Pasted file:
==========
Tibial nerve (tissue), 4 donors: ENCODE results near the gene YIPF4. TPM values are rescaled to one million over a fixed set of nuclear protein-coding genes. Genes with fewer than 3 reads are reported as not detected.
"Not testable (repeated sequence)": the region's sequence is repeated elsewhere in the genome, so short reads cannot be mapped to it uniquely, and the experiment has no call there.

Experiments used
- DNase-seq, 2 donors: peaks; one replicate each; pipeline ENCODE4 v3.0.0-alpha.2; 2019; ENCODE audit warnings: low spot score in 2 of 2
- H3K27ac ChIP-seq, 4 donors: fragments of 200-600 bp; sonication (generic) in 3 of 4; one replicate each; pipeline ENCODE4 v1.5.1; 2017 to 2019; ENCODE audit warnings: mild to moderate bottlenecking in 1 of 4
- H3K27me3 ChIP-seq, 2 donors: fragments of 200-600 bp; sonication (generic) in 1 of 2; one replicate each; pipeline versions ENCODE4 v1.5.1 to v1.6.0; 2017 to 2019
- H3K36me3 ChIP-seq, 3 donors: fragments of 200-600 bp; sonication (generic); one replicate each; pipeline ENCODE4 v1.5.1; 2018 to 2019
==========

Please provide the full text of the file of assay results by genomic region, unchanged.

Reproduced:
Tibial nerve (tissue), 4 donors: ENCODE results near the gene YIPF4. TPM values are rescaled to one million over a fixed set of nuclear protein-coding genes. Genes with fewer than 3 reads are reported as not detected.
"Not testable (repeated sequence)": the region's sequence is repeated elsewhere in the genome, so short reads cannot be mapped to it uniquely, and the experiment has no call there.

Experiments used
- DNase-seq, 2 donors: peaks; one replicate each; pipeline ENCODE4 v3.0.0-alpha.2; 2019; ENCODE audit warnings: low spot score in 2 of 2
- H3K27ac ChIP-seq, 4 donors: fragments of 200-600 bp; sonication (generic) in 3 of 4; one replicate each; pipeline ENCODE4 v1.5.1; 2017 to 2019; ENCODE audit warnings: mild to moderate bottlenecking in 1 of 4
- H3K27me3 ChIP-seq, 2 donors: fragments of 200-600 bp; sonication (generic) in 1 of 2; one replicate each; pipeline versions ENCODE4 v1.5.1 to v1.6.0; 2017 to 2019
- H3K36me3 ChIP-seq, 3 donors: fragments of 200-600 bp; sonication (generic); one replicate each; pipeline ENCODE4 v1.5.1; 2018 to 2019